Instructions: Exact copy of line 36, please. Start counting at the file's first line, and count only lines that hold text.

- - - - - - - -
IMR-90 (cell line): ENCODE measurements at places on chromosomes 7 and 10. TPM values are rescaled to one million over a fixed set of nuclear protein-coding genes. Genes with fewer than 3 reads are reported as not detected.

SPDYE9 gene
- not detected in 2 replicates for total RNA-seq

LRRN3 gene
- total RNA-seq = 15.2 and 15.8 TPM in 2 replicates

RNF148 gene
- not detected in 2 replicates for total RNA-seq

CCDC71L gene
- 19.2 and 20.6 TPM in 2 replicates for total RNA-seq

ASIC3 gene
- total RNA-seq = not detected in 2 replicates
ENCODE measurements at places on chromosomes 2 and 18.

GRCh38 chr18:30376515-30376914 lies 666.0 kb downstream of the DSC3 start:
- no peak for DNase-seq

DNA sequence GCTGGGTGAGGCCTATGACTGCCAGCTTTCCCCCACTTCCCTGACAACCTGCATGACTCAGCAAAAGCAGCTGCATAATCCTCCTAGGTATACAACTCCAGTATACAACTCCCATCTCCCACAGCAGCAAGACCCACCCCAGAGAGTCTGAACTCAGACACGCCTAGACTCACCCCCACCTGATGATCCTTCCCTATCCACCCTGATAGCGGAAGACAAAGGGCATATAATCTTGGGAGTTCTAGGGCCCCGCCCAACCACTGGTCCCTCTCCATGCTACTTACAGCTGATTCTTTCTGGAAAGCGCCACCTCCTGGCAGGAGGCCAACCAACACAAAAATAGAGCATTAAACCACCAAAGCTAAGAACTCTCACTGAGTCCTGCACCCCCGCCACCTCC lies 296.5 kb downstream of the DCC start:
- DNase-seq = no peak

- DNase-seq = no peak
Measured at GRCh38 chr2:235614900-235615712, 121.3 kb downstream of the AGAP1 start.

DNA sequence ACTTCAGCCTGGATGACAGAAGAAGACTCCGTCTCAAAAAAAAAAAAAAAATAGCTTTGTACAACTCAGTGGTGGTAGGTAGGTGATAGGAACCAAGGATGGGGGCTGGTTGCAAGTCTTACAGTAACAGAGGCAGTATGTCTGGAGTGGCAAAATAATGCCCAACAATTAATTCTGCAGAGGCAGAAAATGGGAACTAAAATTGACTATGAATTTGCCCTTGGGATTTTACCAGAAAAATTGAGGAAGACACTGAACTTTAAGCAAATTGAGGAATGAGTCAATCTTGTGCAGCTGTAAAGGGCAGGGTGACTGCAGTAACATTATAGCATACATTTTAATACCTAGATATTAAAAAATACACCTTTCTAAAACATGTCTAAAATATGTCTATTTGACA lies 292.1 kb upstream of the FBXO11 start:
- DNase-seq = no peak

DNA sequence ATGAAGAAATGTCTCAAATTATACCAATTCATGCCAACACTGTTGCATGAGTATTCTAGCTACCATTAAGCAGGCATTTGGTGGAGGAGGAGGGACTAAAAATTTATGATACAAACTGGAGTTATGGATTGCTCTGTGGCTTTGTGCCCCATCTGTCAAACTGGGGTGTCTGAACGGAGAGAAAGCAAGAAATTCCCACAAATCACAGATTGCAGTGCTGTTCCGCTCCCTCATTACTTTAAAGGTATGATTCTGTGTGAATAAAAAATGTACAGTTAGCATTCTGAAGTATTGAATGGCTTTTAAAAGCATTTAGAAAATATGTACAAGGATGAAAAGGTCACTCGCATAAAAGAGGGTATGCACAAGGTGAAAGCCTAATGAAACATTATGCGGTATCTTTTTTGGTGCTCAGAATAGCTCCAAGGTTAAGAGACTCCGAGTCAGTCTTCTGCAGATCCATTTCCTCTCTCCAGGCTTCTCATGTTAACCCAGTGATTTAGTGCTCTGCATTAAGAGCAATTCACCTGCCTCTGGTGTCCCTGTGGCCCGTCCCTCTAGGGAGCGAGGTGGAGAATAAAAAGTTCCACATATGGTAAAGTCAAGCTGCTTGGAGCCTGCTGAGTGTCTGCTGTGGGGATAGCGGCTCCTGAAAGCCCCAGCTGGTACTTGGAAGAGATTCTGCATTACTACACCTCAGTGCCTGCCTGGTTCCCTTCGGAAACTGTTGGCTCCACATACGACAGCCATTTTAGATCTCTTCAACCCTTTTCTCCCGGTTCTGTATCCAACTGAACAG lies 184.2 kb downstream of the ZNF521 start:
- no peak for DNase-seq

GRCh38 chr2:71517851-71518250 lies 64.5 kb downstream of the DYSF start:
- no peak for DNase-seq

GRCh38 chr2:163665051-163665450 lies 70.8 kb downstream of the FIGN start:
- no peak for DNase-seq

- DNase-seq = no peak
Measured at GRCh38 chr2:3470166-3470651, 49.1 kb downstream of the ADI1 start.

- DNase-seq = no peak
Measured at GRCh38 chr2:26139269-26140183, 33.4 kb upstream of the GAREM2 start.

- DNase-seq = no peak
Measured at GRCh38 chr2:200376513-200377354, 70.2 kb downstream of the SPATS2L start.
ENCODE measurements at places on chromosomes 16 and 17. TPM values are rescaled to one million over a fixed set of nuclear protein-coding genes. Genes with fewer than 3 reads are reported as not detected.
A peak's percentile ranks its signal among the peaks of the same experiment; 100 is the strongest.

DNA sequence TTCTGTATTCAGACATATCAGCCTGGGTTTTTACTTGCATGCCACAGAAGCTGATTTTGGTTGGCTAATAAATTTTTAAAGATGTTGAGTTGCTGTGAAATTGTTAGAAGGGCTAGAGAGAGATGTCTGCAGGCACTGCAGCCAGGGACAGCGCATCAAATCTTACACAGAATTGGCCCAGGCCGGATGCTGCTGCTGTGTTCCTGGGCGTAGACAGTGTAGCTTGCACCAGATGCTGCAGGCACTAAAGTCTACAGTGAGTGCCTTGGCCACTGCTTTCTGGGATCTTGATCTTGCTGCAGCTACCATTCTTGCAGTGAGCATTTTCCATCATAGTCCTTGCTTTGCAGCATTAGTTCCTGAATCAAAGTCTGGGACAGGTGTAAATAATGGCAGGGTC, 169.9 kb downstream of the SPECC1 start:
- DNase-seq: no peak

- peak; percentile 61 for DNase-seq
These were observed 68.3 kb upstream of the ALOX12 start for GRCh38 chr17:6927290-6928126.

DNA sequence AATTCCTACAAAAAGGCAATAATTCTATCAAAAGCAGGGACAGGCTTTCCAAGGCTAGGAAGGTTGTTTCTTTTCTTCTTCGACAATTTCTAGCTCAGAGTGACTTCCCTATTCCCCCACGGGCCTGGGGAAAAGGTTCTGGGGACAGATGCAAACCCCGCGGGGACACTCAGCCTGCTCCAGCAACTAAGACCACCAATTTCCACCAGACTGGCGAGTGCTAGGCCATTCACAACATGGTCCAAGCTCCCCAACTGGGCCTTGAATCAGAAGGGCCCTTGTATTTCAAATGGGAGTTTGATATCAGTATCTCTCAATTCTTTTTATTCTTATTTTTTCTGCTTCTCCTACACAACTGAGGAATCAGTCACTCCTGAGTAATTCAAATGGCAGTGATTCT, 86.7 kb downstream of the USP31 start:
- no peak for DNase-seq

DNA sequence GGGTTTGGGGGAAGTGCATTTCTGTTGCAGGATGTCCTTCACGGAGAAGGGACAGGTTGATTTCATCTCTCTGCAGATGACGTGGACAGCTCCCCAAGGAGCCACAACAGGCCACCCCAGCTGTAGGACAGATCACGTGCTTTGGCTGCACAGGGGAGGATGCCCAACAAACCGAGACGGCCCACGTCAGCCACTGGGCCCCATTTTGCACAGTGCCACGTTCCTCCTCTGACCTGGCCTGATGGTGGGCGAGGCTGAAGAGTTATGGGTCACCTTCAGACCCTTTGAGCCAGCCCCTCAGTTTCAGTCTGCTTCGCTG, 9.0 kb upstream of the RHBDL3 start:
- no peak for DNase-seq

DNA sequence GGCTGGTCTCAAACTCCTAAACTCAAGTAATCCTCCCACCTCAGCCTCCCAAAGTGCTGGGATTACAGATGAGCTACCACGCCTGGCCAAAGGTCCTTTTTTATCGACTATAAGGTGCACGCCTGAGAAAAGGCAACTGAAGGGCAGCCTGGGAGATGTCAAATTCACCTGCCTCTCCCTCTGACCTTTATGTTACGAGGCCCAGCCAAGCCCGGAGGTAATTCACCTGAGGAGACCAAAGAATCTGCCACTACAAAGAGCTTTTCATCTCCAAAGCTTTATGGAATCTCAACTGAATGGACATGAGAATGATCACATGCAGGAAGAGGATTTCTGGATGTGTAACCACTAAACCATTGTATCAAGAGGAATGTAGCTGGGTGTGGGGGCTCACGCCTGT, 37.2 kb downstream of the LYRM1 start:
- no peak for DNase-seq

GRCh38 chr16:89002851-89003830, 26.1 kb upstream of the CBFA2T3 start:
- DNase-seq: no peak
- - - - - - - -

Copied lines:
- DNase-seq: no peak